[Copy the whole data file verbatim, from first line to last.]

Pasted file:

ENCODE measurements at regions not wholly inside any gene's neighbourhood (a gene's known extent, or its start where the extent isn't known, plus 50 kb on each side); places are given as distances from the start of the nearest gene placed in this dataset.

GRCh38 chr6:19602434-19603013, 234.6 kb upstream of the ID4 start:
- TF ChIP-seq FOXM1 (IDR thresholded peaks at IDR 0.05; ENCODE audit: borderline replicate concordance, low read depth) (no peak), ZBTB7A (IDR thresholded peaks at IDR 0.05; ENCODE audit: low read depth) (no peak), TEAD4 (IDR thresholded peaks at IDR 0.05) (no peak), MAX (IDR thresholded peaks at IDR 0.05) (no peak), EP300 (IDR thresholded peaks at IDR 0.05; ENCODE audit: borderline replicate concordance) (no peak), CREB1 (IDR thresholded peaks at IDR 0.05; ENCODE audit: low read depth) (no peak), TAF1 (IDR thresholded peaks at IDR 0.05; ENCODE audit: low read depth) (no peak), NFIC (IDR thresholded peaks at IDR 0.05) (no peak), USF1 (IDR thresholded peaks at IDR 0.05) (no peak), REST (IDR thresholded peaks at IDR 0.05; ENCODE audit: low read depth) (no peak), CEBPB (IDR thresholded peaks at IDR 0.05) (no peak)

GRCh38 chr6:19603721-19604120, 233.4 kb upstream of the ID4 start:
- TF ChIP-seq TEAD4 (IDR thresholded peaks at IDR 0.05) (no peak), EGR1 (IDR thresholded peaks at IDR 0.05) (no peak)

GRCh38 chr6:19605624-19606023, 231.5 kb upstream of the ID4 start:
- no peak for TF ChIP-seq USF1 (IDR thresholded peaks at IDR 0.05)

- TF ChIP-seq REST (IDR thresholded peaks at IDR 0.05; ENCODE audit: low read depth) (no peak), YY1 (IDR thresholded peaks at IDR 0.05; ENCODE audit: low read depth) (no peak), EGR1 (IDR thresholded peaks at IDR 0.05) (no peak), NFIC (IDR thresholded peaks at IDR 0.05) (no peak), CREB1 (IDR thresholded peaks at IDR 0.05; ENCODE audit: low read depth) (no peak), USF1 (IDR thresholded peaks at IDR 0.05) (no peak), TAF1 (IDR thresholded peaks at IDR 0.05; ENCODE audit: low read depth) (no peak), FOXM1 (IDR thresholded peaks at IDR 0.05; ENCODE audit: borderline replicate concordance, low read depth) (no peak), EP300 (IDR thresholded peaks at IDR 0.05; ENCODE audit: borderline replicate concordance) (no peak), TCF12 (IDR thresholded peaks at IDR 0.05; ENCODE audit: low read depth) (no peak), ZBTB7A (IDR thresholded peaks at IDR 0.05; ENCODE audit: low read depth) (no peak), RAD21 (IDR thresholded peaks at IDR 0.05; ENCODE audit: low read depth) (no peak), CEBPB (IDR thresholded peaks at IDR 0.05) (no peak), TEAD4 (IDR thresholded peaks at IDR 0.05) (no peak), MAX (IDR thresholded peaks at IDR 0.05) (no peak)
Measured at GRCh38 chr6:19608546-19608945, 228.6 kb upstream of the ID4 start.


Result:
ENCODE measurements at regions not wholly inside any gene's neighbourhood (a gene's known extent, or its start where the extent isn't known, plus 50 kb on each side); places are given as distances from the start of the nearest gene placed in this dataset.

GRCh38 chr6:19602434-19603013, 234.6 kb upstream of the ID4 start:
- TF ChIP-seq FOXM1 (IDR thresholded peaks at IDR 0.05; ENCODE audit: borderline replicate concordance, low read depth) (no peak), ZBTB7A (IDR thresholded peaks at IDR 0.05; ENCODE audit: low read depth) (no peak), TEAD4 (IDR thresholded peaks at IDR 0.05) (no peak), MAX (IDR thresholded peaks at IDR 0.05) (no peak), EP300 (IDR thresholded peaks at IDR 0.05; ENCODE audit: borderline replicate concordance) (no peak), CREB1 (IDR thresholded peaks at IDR 0.05; ENCODE audit: low read depth) (no peak), TAF1 (IDR thresholded peaks at IDR 0.05; ENCODE audit: low read depth) (no peak), NFIC (IDR thresholded peaks at IDR 0.05) (no peak), USF1 (IDR thresholded peaks at IDR 0.05) (no peak), REST (IDR thresholded peaks at IDR 0.05; ENCODE audit: low read depth) (no peak), CEBPB (IDR thresholded peaks at IDR 0.05) (no peak)

GRCh38 chr6:19603721-19604120, 233.4 kb upstream of the ID4 start:
- TF ChIP-seq TEAD4 (IDR thresholded peaks at IDR 0.05) (no peak), EGR1 (IDR thresholded peaks at IDR 0.05) (no peak)

GRCh38 chr6:19605624-19606023, 231.5 kb upstream of the ID4 start:
- no peak for TF ChIP-seq USF1 (IDR thresholded peaks at IDR 0.05)

- TF ChIP-seq REST (IDR thresholded peaks at IDR 0.05; ENCODE audit: low read depth) (no peak), YY1 (IDR thresholded peaks at IDR 0.05; ENCODE audit: low read depth) (no peak), EGR1 (IDR thresholded peaks at IDR 0.05) (no peak), NFIC (IDR thresholded peaks at IDR 0.05) (no peak), CREB1 (IDR thresholded peaks at IDR 0.05; ENCODE audit: low read depth) (no peak), USF1 (IDR thresholded peaks at IDR 0.05) (no peak), TAF1 (IDR thresholded peaks at IDR 0.05; ENCODE audit: low read depth) (no peak), FOXM1 (IDR thresholded peaks at IDR 0.05; ENCODE audit: borderline replicate concordance, low read depth) (no peak), EP300 (IDR thresholded peaks at IDR 0.05; ENCODE audit: borderline replicate concordance) (no peak), TCF12 (IDR thresholded peaks at IDR 0.05; ENCODE audit: low read depth) (no peak), ZBTB7A (IDR thresholded peaks at IDR 0.05; ENCODE audit: low read depth) (no peak), RAD21 (IDR thresholded peaks at IDR 0.05; ENCODE audit: low read depth) (no peak), CEBPB (IDR thresholded peaks at IDR 0.05) (no peak), TEAD4 (IDR thresholded peaks at IDR 0.05) (no peak), MAX (IDR thresholded peaks at IDR 0.05) (no peak)
Measured at GRCh38 chr6:19608546-19608945, 228.6 kb upstream of the ID4 start.